Alcohol and Nutrition

  • Author:
    Betty Kovacs, MS, RD

    Betty is a Registered Dietitian who earned her B.S. degree in Food and Nutrition from Marymount College of Fordham University and her M.S. degree in Clinical Nutrition from New York University. She is the Co-Director and Director of nutrition for the New York Obesity Research Center Weight Loss Program.

  • Medical Editor: Melissa Conrad Stöppler, MD
    Melissa Conrad Stöppler, MD

    Melissa Conrad Stöppler, MD

    Melissa Conrad Stöppler, MD, is a U.S. board-certified Anatomic Pathologist with subspecialty training in the fields of Experimental and Molecular Pathology. Dr. Stöppler's educational background includes a BA with Highest Distinction from the University of Virginia and an MD from the University of North Carolina. She completed residency training in Anatomic Pathology at Georgetown University followed by subspecialty fellowship training in molecular diagnostics and experimental pathology.

Quick GuideAlcohol Abuse: 12 Health Risks of Chronic Heavy Drinking

Alcohol Abuse: 12 Health Risks of Chronic Heavy Drinking

How is alcohol metabolized?

Have you ever wondered why you feel the way that you do after drinking alcohol? The effects that alcohol has on your health start with how it's metabolized. Once alcohol is in your system, your body makes metabolizing it a priority. That means that it will stop metabolizing anything else in order to take care of the alcohol. This happens because unlike protein, carbohydrates, and fat, there is nowhere for alcohol to be stored in our body.

Once alcohol enters your stomach, up to 20% of it can be absorbed there and go directly into your bloodstream. Within minutes, alcohol will reach your brain and give the feeling of being a stimulant. No other food or beverage in your diet is able to do this. The remaining alcohol goes to your intestines and is absorbed there with the rest of the nutrients. A small amount of alcohol is excreted through sweat, saliva, urine, and your breath, which is how it is detected by a Breathalyzer.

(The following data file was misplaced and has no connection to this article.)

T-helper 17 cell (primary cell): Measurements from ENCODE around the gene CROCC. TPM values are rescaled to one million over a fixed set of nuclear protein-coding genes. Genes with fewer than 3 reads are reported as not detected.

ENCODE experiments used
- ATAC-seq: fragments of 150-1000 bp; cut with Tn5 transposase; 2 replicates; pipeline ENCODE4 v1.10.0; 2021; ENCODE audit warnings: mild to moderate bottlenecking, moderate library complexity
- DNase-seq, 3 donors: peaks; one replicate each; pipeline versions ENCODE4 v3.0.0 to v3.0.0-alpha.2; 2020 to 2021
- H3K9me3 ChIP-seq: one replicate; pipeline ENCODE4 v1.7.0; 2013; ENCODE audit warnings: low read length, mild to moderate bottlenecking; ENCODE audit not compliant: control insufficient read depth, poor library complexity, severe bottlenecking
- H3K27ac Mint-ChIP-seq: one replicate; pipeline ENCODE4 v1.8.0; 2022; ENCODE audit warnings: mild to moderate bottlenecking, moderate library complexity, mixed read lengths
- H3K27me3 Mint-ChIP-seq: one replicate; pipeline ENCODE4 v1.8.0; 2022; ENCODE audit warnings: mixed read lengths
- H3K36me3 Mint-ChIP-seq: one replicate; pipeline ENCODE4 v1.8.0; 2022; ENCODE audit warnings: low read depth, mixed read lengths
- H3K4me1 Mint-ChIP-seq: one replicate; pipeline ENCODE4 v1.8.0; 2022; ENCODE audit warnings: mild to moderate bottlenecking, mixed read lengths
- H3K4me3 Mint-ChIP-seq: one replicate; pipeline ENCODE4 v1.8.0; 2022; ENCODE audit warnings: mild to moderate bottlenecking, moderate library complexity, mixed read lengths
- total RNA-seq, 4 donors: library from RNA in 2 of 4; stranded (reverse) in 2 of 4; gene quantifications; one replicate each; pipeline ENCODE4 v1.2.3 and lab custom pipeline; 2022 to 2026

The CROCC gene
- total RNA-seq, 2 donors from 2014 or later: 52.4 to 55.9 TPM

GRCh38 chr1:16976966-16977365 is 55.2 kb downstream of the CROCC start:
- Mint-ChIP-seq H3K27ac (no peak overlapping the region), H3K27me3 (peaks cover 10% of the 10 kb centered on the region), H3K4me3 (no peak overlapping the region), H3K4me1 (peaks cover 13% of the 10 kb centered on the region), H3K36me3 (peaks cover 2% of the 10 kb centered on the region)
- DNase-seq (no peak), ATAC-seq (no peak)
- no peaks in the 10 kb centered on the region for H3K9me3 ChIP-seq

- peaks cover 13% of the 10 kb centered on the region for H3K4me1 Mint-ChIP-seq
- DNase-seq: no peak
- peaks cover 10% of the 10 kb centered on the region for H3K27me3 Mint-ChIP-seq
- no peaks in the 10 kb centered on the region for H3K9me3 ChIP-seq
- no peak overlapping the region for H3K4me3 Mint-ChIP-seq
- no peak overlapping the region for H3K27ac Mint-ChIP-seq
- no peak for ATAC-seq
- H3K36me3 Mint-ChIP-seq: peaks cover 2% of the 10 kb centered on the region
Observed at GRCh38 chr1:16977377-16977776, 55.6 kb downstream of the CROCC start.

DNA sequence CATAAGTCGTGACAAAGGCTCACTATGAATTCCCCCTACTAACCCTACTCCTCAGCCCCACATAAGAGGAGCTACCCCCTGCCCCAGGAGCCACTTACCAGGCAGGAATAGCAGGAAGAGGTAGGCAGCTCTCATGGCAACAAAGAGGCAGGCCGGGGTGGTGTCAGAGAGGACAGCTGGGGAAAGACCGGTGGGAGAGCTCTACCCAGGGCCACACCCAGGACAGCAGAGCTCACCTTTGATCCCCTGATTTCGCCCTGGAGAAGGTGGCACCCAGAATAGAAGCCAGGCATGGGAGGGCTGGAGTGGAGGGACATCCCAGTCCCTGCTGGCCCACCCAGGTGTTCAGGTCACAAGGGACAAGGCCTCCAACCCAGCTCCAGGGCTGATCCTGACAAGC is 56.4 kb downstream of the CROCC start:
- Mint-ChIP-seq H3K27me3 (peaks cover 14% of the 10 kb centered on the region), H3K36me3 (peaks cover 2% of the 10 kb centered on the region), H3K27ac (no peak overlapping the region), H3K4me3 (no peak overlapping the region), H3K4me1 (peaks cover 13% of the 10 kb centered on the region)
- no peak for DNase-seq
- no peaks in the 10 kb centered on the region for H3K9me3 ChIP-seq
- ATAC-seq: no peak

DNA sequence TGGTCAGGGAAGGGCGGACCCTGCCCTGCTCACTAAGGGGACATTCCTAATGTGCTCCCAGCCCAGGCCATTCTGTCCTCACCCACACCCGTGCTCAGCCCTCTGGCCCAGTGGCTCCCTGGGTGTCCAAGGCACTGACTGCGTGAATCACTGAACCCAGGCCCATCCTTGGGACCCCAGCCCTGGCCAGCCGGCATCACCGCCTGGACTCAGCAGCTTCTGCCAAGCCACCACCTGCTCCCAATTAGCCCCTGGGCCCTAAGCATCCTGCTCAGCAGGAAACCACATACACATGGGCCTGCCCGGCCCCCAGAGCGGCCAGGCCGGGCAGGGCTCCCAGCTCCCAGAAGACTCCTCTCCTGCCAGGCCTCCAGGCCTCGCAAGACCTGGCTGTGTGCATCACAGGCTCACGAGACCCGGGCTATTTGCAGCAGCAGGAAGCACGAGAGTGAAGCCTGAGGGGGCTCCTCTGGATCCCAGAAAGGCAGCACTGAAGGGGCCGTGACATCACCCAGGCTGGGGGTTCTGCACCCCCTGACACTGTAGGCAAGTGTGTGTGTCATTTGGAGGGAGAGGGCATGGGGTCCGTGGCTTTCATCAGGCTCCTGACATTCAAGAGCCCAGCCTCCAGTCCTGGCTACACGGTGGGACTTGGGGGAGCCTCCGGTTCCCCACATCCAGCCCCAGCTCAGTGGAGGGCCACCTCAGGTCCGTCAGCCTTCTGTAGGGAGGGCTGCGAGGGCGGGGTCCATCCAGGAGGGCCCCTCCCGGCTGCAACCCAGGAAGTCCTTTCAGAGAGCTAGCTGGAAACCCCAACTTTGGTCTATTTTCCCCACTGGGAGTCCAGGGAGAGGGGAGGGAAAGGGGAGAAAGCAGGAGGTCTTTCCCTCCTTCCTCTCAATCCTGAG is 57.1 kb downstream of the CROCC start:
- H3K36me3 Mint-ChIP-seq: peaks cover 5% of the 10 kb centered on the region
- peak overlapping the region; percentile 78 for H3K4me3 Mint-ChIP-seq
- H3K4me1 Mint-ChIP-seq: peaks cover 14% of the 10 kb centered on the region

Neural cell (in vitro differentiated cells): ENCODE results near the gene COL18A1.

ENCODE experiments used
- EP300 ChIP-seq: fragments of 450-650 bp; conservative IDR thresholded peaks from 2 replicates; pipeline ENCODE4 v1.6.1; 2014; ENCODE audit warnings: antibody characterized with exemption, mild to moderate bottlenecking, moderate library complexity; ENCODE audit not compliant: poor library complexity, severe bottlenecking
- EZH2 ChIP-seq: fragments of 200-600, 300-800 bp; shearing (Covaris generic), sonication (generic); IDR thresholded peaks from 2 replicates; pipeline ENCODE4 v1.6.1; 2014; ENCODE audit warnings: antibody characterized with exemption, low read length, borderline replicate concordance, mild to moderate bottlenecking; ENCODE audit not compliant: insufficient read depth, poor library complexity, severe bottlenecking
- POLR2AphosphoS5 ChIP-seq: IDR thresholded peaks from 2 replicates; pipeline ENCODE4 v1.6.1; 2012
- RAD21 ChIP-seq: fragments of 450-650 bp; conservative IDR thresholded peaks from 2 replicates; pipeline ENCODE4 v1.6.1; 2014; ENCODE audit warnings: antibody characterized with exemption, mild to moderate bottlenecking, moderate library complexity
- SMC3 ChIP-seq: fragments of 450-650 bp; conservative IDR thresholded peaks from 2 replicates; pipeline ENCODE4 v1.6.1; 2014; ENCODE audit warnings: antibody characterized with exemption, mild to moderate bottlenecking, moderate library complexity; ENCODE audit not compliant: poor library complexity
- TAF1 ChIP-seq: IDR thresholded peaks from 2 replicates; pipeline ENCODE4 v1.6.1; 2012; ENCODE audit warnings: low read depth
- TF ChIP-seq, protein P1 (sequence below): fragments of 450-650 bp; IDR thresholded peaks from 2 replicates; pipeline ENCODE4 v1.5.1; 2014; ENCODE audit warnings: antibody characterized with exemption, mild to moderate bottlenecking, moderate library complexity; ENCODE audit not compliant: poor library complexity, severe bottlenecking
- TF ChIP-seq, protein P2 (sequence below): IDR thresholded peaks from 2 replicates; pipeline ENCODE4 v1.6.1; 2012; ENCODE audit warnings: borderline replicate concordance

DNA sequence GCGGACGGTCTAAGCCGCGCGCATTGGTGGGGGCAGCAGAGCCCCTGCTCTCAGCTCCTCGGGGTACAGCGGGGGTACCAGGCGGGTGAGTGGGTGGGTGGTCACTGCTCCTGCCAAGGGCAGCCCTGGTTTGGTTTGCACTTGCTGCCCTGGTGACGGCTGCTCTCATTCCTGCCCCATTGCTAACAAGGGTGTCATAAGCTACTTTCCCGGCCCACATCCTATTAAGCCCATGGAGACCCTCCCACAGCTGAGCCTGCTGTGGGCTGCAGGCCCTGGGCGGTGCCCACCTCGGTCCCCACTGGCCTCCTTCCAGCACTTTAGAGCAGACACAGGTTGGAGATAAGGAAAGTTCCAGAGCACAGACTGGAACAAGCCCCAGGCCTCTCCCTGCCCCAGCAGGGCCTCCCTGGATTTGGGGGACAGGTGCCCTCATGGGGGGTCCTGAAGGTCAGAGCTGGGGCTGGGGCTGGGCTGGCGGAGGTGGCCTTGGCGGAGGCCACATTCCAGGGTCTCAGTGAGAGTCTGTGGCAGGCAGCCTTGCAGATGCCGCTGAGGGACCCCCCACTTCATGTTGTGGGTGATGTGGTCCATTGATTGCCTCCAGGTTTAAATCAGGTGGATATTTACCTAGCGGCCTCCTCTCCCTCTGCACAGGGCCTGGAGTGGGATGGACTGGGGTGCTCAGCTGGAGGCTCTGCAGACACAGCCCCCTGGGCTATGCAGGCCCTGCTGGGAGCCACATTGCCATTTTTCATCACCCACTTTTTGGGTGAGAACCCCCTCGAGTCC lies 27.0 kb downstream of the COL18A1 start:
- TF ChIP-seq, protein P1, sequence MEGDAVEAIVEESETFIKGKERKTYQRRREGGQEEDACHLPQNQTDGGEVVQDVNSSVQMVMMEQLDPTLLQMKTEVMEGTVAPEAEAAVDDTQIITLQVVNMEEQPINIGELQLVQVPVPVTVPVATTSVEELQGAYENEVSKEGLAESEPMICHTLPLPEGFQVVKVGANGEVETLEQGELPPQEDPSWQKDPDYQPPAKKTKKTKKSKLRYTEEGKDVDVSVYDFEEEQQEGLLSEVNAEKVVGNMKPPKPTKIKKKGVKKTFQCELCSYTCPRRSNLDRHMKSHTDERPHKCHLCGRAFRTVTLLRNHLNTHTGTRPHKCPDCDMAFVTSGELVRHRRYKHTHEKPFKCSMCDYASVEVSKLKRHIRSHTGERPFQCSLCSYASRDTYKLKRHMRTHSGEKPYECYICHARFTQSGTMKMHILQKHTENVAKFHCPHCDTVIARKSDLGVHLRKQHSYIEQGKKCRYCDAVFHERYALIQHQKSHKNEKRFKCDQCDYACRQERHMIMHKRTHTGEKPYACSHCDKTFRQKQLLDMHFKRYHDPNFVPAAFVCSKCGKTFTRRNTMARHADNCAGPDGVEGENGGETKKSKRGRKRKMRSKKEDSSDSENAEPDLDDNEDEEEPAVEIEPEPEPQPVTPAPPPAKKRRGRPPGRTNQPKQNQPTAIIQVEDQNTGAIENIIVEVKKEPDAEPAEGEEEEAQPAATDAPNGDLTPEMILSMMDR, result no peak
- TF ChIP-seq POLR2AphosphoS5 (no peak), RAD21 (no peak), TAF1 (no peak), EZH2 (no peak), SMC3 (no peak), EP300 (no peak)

Your liver is the primary site for alcohol metabolism; this is why you can have liver problems from consuming too much alcohol. Alcohol is detoxified and removed from the blood through a process called oxidation. Oxidation prevents the alcohol from accumulating and destroying cells and organs. A healthy liver oxidizes pure ethanol at the rate of about ¼ to ⅓ of an ounce per hour, which is less than 1 ounce of hard liquor.

When you drink alcohol, your blood alcohol concentration (BAC) will rise rapidly. Within about 10 minutes of having a drink, there's enough alcohol in your blood to measure. The BAC is determined by how quickly alcohol is absorbed, distributed, metabolized, and excreted. The following factors can influence the BAC:

  • Gender
  • Race
  • Food consumed with the alcohol
  • Chronic alcohol consumption
  • Drinking pattern
  • Medications

Having one standard drink will result in a peak in BAC within 35 to 45 minutes. A 150-pound person with normal liver function metabolizes about 7 to 14 grams of alcohol per hour, which is approximately 100 to 200 mg/kg of body weight per hour. This is comparable to 8 to 12 ounces of beer or half of an alcoholic drink. Controlling the rate of consumption will give your liver time to metabolize the alcohol and limit your BAC. Once you stop drinking, your blood alcohol level decreases by about 0.01% per hour. You are legally intoxicated with a blood alcohol concentration of 0.8. Time is the only way to eliminate alcohol from your system, so cold showers and coffee will not sober you up. Trying to get someone who is drunk to feel and appear more alert can cause a false sense of sobriety to the person drinking and everyone around them. Continue Reading

Reviewed on 2/17/2016
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